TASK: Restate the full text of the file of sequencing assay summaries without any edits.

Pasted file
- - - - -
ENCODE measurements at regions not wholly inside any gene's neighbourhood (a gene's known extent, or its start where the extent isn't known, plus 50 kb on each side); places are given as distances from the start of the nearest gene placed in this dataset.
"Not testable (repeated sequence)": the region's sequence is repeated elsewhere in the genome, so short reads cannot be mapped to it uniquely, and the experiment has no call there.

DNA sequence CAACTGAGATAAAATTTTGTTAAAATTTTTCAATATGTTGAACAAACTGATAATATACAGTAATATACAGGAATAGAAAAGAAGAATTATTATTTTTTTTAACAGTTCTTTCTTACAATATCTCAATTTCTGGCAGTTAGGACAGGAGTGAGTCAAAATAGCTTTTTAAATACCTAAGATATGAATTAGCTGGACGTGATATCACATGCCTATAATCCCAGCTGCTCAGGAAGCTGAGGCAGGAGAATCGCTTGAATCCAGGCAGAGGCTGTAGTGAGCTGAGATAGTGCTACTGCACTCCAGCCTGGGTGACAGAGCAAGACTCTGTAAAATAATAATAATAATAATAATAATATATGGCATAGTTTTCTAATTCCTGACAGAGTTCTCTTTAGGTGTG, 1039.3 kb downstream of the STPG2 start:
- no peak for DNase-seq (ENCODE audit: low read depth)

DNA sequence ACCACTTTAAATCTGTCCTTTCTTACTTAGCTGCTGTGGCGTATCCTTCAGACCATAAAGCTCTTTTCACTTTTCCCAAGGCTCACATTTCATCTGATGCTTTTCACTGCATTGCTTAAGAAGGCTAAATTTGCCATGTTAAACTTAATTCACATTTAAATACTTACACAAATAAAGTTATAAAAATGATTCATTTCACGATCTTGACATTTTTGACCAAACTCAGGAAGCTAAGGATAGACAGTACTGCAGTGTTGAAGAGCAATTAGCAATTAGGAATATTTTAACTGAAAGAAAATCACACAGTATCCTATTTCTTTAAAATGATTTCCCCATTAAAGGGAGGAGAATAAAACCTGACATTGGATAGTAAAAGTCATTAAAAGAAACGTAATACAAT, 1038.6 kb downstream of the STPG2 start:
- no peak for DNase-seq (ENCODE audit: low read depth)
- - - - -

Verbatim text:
ENCODE measurements at regions not wholly inside any gene's neighbourhood (a gene's known extent, or its start where the extent isn't known, plus 50 kb on each side); places are given as distances from the start of the nearest gene placed in this dataset.
"Not testable (repeated sequence)": the region's sequence is repeated elsewhere in the genome, so short reads cannot be mapped to it uniquely, and the experiment has no call there.

DNA sequence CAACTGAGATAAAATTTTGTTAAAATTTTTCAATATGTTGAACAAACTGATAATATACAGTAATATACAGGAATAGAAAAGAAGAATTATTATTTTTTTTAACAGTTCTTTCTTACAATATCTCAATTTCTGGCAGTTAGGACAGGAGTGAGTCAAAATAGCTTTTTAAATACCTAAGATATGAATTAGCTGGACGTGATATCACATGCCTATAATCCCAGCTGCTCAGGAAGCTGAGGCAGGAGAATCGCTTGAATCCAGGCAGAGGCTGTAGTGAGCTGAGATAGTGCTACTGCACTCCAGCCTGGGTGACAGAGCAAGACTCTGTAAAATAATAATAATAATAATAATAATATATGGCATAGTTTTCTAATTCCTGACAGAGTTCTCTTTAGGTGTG, 1039.3 kb downstream of the STPG2 start:
- no peak for DNase-seq (ENCODE audit: low read depth)

DNA sequence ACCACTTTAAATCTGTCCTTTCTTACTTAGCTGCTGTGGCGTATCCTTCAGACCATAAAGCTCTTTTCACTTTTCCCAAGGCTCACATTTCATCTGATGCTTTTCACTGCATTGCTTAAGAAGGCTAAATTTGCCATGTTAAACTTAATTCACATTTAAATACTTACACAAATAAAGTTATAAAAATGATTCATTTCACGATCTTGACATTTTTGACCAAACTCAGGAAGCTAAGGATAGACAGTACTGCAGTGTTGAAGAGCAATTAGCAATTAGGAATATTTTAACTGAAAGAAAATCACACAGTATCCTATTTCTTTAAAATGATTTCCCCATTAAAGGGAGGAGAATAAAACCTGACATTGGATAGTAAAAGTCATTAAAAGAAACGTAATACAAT, 1038.6 kb downstream of the STPG2 start:
- no peak for DNase-seq (ENCODE audit: low read depth)